A new IPI paper examines the United Nations’ and member states’ efforts to train UN peacekeepers. The success or failure of a UN peacekeeping operation is partly determined by the effectiveness of its individual peacekeepers. Yet, the UN’s training strategy for peacekeepers remains at an embryonic stage. Systematic performance indicators to evaluate UN peacekeepers have yet to be implemented. And while the number of national, regional, and international centers for training UN peacekeepers has increased, greater coordination is needed to produce common standards and ensure that those who are trained actually deploy on UN missions.
The paper includes a case study on one prominent international training center, the Center of Excellence for Stability Police Units (CoESPU) in Vincenza, Italy.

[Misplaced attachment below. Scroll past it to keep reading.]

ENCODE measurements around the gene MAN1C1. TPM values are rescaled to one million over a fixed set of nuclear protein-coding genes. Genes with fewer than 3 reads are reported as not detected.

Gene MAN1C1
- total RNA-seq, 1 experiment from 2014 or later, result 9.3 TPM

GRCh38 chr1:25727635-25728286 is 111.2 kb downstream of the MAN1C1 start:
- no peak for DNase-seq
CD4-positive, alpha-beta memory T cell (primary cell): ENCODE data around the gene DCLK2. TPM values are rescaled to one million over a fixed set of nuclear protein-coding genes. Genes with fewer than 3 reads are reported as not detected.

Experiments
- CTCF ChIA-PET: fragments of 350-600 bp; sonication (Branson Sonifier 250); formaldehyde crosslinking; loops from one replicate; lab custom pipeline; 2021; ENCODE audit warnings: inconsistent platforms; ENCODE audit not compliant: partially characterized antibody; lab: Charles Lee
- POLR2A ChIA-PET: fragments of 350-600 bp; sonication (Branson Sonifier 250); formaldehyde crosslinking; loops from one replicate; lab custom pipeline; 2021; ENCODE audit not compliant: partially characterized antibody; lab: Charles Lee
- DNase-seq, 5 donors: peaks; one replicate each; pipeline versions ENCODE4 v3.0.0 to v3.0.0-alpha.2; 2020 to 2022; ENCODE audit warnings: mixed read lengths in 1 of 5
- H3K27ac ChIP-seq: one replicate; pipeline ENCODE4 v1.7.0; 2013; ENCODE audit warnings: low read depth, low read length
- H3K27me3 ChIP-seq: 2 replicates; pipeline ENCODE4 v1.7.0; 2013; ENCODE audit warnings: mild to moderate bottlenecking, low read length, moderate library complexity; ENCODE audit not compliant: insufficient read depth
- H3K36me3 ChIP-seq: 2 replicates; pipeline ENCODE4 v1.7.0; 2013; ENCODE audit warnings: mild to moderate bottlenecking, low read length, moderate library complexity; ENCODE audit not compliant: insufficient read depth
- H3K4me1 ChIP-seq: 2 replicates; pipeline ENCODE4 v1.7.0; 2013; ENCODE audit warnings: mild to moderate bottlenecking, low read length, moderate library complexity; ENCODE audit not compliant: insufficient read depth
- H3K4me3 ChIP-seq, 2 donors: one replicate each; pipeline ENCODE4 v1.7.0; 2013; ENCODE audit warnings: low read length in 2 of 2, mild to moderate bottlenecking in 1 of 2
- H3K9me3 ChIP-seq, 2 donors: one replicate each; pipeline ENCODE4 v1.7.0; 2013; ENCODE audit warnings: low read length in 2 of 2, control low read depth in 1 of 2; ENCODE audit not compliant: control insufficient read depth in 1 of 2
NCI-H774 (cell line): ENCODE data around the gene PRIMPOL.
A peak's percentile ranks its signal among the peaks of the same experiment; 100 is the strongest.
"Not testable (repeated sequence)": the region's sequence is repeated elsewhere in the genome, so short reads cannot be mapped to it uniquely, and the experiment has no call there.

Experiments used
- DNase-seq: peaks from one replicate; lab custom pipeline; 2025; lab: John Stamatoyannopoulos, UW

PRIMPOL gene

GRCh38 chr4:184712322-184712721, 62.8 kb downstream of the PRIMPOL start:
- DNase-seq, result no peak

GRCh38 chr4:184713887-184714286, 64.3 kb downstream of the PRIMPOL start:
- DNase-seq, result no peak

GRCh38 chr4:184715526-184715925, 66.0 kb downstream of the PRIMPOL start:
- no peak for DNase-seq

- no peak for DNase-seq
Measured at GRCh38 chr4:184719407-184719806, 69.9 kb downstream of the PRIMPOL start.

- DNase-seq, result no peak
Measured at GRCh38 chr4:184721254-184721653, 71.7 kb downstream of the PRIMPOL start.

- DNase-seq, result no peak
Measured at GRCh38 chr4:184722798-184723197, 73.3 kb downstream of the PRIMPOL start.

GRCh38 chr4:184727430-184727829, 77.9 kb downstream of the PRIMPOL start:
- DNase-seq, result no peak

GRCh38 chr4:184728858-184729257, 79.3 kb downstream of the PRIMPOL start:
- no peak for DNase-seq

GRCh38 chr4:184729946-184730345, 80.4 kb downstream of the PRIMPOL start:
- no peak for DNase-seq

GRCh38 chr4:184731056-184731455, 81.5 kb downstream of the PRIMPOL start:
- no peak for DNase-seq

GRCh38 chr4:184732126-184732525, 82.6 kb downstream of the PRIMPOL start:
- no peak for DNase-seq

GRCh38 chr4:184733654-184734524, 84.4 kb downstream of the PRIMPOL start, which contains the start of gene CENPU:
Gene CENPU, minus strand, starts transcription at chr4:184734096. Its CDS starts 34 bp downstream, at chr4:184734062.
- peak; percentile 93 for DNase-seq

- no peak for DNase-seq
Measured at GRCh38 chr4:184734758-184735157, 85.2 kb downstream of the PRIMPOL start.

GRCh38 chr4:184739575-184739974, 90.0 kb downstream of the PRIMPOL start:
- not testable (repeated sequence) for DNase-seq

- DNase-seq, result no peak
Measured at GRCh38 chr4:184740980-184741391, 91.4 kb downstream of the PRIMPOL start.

The author finds that more needs to be done to ensure that UN peacekeeping operations have access to the right people with the right skills. He makes a number of recommendations to help the UN, member states, and training centers to realize this goal, including the following:
- Develop joint methodologies for evaluating the readiness of military contingents and an independent mechanism for pre-deployment evaluation of skills and knowledge.
- Incorporate minimum UN training standards into curricula in national training institutions
- Share information to track trainees’ deployment and assess the added value of training to peacekeeping operations.
This report is the fifth paper in the Providing for Peacekeeping series, published by IPI in partnership with Griffith University and the Elliott School of International Affairs at George Washington University.